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Liberty Cap, an Extinct Hot Spring Cone near Terrace Mountain, Yellowstone Nat. Park, Wyo.

LIBERTY CAP, FOOT OF TERRACE MOUNTAIN, YELLOWSTONE PARK. Having walked up the gentle slope from Mammoth Hotel, which we see in the distance, we come at the very foot of Terrace Mountain to a striking extinct hot spring cone whose shape at once suggests the name by which it is known--Liberty Cap. Exactly as it appears today it was seen by its discoverer, Prof. F. V. Hayden, in 1871. It is composed, as are all the formations of Mammoth Hot Springs, of pure calcium carbonate, dissolved from the beds of limestone far below and brought to the surface by the hot springs. On reaching the air, the minerals in the water are deposited through processes of cooling, evaporation, freezing and the extraction of carbon dioxid gas by a minute form of plant life called algae which is everywhere present in the active springs. Prof. Hayden accounted for the formation of the Liberty Cap, which is 38 ft. high and 20 ft. in diameter at its base, in these words: "The water was forced up with considerable power and probably without intermission, building up its own crater until the pressure beneath was exhausted and then it gradually closed itself over at the summit and perished. The layers of lime were deposited around it like the layers of straw on a thatched roof or hay on a conical stack." A short distance from Liberty Cap, on the edge of the terraces, we see a similar but smaller cone called the Giant's Thumb, just besie which we begin to ascend the terraces themselves, our feet crunching over the surface of disintegrated calcium carbonate which has the dazzling whiteness and somewhat the feel of crisp, freshly fallen snow. (View looking N. E. Elev. 6,400 ft. Lat. 45° N.; Long. 111° W.)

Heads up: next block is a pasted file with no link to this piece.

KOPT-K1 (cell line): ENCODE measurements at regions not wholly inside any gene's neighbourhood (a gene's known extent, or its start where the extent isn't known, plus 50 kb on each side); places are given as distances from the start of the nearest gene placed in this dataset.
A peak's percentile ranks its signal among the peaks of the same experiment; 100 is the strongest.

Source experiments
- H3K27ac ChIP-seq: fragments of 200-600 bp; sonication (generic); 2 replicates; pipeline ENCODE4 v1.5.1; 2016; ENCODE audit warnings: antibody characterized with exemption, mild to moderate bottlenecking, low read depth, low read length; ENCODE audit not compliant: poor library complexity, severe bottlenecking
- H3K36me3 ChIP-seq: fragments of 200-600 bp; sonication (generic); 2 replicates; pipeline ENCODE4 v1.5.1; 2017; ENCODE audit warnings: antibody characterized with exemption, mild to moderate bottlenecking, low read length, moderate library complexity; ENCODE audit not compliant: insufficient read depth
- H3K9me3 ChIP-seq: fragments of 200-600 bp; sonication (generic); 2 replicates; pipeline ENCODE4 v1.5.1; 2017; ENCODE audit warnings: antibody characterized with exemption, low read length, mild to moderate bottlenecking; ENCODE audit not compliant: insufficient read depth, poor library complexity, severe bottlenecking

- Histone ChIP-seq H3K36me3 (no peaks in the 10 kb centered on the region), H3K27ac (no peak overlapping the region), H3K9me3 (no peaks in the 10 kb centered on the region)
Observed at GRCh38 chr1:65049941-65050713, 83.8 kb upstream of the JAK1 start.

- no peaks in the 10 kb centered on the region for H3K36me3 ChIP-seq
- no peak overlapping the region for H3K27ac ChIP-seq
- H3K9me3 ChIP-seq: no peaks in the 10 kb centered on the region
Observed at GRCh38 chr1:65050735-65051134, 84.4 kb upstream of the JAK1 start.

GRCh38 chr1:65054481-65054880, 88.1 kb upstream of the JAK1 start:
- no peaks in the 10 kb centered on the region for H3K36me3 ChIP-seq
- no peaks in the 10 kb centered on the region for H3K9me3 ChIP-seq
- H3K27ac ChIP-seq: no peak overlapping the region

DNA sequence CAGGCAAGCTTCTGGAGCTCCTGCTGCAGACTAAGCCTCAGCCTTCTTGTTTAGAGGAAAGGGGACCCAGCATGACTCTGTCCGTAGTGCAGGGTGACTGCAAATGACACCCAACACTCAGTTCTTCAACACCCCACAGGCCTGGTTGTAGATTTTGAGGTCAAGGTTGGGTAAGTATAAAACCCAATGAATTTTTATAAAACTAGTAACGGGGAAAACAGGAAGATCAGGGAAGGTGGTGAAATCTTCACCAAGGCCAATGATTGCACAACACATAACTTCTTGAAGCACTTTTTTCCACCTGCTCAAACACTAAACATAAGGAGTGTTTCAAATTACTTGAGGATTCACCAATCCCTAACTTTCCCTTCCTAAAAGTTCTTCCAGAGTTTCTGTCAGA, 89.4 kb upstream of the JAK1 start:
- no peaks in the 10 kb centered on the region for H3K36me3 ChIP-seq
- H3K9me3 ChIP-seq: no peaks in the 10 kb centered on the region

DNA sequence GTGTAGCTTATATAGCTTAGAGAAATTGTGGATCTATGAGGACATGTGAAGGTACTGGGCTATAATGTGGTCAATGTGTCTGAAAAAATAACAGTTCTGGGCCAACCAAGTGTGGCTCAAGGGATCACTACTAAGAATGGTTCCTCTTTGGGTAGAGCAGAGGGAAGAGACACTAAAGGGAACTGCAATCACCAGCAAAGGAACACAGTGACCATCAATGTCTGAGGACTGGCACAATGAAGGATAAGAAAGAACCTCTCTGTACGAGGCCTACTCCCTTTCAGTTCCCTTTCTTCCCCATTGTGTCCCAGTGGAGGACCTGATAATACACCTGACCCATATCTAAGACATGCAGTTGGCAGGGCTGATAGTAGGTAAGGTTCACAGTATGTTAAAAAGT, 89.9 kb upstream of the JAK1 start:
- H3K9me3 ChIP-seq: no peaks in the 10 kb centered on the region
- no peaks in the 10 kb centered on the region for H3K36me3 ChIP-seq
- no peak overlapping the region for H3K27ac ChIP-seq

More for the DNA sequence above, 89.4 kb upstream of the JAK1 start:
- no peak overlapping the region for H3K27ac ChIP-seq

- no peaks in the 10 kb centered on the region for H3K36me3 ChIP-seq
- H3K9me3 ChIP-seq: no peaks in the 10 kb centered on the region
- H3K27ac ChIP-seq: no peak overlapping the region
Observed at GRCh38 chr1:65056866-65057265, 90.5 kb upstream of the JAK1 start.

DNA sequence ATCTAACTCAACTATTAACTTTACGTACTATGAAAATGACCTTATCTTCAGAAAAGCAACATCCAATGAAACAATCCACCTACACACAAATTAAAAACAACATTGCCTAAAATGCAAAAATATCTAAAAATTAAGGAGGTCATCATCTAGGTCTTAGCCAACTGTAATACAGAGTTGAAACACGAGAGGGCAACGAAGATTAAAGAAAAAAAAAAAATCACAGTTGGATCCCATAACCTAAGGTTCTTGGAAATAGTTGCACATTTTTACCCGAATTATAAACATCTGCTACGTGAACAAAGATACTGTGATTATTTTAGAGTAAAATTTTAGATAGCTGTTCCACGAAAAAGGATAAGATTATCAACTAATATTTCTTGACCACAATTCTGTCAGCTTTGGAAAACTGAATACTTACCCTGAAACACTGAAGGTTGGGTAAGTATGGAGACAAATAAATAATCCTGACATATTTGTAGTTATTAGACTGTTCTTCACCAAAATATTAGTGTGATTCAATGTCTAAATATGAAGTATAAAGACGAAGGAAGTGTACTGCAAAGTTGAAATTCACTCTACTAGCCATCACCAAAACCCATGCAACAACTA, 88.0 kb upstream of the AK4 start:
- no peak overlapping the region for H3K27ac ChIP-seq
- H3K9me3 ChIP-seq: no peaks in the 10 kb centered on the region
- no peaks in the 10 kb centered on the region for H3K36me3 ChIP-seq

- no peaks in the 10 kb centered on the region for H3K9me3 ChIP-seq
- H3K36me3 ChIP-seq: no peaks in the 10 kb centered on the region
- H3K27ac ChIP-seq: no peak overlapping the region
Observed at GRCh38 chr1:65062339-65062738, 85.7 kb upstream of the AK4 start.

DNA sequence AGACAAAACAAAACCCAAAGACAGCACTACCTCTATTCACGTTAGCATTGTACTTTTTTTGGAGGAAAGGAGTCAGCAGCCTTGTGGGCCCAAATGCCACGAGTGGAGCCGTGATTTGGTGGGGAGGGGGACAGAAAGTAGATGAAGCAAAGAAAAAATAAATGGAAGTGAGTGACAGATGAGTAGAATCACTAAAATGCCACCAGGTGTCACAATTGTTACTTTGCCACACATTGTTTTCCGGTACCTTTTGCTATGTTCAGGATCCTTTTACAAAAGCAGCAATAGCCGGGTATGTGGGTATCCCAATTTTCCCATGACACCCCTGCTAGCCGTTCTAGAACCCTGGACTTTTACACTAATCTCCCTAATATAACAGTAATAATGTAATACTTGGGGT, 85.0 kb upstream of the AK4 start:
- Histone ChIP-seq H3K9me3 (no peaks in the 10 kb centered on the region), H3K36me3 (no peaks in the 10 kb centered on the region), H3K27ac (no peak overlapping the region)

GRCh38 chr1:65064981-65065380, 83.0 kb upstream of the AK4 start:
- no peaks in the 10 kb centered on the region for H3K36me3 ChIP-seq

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Photography,Stereoscopic,Yellowstone National Park,Wyoming
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